YA Books for Every Lunch Table in the Cafeteria

FirecrackerI think we’ve all seen enough teen movies to know that every high-school cafeteria is split into strict social districts, and the effects of stepping outside their boundaries can be…dramatic. So to keep your mealtimes nice and peaceful (well, as peaceful as a high school cafeteria can be), we’ve selected a few clique-approved book recommendations everyone at your lunch table should enjoy.

The Loners: Graceling, by Kristin Cashore
Katsa has a special talent, but it’s not exactly party-friendly: she’s been Graced with the ability to kill people. Understandably, her power makes it difficult for her to socialize, especially since her uncle (the king) uses her as his very own assassin. But when she meets Po, she starts learning more about herself—and friendship. Anyone who tends to prefer their own company will sympathize with Katsa’s gruffness, not to mention the stunning idea that you can happily be an introvert and still make a friend now and then. Bonus: lots of awesome fight scenes.

Then read: The Raven Boys, by Maggie Steifvater

The Nerds: Code Name Verityby Elizabeth Wein
If you tend to be on the smarter side, it can be painful to read books that…aren’t. Luckily, this book has two points going for it: brilliant characters and a sharp plot. When British spy “Verity” crash lands in Nazi-occupied France, she’s quickly captured and forced to tell all she knows about the British war efforts—starting with her best friend, ace pilot Maddie. It’s a fresh, deeply engrossing take on a well-trodden time period, and you have to admire the girls for their quick thinking and amazing friendship.

Then read: An Abundance of Katherines, by John Green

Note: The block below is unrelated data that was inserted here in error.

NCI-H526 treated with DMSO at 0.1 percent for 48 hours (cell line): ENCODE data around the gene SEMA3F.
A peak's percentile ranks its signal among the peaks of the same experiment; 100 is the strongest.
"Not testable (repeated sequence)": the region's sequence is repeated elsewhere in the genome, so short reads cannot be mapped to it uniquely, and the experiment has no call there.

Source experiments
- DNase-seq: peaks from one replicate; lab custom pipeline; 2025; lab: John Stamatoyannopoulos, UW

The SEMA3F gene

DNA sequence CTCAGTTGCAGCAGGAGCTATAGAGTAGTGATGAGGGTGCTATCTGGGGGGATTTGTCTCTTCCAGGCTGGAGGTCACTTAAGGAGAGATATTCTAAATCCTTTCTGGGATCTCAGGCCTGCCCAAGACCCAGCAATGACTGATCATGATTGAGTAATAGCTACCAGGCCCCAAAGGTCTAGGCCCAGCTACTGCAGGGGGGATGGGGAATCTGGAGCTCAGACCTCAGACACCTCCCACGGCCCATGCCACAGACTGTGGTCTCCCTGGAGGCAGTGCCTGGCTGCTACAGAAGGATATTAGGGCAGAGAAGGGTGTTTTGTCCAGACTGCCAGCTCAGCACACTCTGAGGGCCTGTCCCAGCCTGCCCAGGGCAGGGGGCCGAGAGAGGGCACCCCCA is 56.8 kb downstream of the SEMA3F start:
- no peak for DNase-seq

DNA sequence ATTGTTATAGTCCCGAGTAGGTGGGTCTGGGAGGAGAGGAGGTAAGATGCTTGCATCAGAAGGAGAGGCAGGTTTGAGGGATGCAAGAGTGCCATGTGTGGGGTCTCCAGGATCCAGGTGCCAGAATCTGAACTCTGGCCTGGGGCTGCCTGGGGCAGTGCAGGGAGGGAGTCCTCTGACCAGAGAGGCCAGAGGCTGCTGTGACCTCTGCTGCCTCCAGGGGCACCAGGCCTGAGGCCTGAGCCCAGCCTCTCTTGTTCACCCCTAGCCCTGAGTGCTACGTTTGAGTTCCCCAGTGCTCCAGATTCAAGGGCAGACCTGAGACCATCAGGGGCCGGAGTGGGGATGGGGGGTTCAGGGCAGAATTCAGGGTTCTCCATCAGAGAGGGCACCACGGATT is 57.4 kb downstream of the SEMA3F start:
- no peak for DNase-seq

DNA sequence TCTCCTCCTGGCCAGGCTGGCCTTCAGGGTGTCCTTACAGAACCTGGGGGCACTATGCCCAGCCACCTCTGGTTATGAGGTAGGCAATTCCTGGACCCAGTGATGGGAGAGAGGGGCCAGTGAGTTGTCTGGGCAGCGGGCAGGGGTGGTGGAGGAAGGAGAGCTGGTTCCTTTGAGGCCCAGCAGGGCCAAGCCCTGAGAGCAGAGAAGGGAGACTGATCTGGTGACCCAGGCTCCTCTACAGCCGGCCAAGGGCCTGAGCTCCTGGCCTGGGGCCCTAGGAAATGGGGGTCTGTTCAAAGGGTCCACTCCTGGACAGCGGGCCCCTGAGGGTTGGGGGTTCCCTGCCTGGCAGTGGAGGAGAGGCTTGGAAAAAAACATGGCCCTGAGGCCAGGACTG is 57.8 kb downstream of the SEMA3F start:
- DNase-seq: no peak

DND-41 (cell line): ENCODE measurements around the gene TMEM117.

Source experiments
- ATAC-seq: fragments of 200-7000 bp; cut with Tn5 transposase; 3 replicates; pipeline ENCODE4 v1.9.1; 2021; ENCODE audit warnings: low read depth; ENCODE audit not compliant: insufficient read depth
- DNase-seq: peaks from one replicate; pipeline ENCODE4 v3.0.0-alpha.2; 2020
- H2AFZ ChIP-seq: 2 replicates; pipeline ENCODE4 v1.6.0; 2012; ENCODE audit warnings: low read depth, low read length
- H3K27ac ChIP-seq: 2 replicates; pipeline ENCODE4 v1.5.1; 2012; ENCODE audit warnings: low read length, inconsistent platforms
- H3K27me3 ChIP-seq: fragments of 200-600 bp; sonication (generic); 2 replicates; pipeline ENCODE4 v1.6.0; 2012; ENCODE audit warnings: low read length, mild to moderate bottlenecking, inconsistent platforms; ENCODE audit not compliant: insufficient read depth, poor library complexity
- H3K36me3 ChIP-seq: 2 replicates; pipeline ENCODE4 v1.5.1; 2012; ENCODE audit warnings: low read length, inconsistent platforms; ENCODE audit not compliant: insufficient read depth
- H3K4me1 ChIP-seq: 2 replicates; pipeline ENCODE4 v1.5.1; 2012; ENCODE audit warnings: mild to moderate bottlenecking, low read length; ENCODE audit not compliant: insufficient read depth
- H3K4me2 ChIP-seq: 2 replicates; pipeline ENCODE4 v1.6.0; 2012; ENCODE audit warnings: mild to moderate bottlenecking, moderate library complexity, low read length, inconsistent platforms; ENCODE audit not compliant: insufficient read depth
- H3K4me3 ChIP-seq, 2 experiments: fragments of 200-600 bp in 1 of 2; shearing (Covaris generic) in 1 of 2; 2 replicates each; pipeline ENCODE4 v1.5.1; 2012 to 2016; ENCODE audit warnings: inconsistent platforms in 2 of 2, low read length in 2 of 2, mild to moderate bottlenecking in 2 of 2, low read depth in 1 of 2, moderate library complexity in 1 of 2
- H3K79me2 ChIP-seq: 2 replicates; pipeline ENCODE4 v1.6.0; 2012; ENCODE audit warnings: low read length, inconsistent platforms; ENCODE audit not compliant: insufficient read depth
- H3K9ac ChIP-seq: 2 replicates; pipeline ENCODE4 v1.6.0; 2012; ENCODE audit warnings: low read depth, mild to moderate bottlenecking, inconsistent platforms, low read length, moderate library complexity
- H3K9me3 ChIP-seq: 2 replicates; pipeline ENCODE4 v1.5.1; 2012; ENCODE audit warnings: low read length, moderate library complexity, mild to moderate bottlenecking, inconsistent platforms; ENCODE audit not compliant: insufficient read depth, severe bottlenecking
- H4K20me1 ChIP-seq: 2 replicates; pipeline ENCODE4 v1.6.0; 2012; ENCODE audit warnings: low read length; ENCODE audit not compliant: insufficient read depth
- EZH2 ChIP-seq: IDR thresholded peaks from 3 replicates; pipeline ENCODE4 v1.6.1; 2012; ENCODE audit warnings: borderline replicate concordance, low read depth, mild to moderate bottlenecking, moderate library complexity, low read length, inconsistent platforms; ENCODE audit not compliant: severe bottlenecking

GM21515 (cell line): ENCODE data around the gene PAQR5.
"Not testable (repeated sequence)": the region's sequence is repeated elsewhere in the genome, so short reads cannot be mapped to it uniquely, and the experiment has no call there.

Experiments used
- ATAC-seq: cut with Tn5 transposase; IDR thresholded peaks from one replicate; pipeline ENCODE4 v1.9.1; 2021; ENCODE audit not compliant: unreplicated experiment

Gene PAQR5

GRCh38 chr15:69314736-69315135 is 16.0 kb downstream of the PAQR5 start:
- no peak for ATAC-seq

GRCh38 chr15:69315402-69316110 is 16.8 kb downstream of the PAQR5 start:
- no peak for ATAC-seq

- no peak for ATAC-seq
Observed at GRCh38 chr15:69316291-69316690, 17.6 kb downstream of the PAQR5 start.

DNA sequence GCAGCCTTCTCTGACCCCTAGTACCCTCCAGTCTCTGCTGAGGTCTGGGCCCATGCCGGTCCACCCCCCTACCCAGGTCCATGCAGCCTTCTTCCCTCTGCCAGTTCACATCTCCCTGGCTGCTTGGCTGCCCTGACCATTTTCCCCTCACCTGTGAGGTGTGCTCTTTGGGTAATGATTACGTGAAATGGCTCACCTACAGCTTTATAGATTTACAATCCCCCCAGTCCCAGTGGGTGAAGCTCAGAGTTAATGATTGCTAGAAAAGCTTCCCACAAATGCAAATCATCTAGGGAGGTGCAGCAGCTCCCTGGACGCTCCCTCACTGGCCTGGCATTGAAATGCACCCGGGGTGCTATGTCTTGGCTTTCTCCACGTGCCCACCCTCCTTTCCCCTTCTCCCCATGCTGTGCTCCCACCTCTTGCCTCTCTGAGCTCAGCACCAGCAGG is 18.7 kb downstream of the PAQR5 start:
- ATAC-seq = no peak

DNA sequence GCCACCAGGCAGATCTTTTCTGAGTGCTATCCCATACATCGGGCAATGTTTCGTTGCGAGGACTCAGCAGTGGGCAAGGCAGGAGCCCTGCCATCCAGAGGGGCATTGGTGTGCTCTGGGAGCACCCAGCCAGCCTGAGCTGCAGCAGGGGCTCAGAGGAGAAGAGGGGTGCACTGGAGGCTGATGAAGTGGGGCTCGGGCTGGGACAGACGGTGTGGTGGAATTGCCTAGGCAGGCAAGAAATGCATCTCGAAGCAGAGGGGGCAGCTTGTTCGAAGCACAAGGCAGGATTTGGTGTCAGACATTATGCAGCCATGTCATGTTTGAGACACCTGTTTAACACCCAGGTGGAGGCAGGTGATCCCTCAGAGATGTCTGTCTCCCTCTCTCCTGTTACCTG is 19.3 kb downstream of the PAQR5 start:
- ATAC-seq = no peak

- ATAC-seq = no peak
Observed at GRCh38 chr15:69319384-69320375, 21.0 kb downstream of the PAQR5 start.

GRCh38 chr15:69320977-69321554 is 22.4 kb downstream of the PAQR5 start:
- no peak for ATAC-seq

The Normals: I Capture the Castle, by Dodie Smith
Cassandra Mormain is just like you, oh, lovely normal one: she doesn’t know what to do with boys, can’t afford to buy the clothes she wants (or really, any clothes at all), has nonsensical conversations with her parental units, and isn’t sure whether she loves or hates her sister, Rose. Of course, she also happens to live in a castle that breaks down a little more each day, with a crazy novelist/ex-con for a father and a nudist for a stepmother. Still, Cassandra is refreshingly, relatably average—except for her sense of humor, which is actually pretty grand.

Then read: Anna and the French Kissby Stephanie Perkins

The Populars: We Were Liarsby E. Lockhart
Do you know what it’s like to be on top of the world? So does Cadence Sinclair, a wealthy teenager with a Kennedy-like family, who also happens to be the de-facto head of her mob of cousins, affectionately nicknamed “the Liars.” The problem? Cadence is suffering from mysterious migraines and can’t seem to remember important bits of last summer, when something happened that changed everything. For anyone who knows that having it all doesn’t make you happy, and that sometimes a polished front is just a cover, We Were Liars is perfect. (Warning: trust nothing.)

Then read:  Firecrackerby David Iserson

The Jocks: Legend by Marie Lu
June is a 15-year-old in training to be an officer in the Republic’s military ranks. Day is a 15-year-old high-class criminal—who may or may not have murdered June’s brother. Once the two meet, they’re confronted with loads of secrets and fight scenes and near-death experiences. If you’re used to an action-packed race around a field or a court or Other Sport Thing, you’ll love the back-and-forth speed of Lu’s Legend…and you’ll probably wish you could go kick some Dystopian butt, too.

Then read: Game. Set. Match. by Jennifer Iacopelli

The Drama Club: Angus, Thongs, and Full-Frontal Snogging, by Louise Rennison
Are you a fan of DRAMA? Because Georgie has buckets full of it. And books. (Ten books in her series, to be exact.) Georgie’s just a regular British girl who seems to find herself in the craziest situations, most of them playing out in front of her crush/Sex God, Robbie. Angus, Thongs, and Full-Frontal Snogging has all the theatricality of your favorite play, plus cool British slang and a lot of laughs. You know, for the one or two nights out of the year you’re not living at rehearsals.

Then read: My Life, the Theater, and Other Tragedies, by Allen Zadoff

Which books are your lunch table buddies reading?

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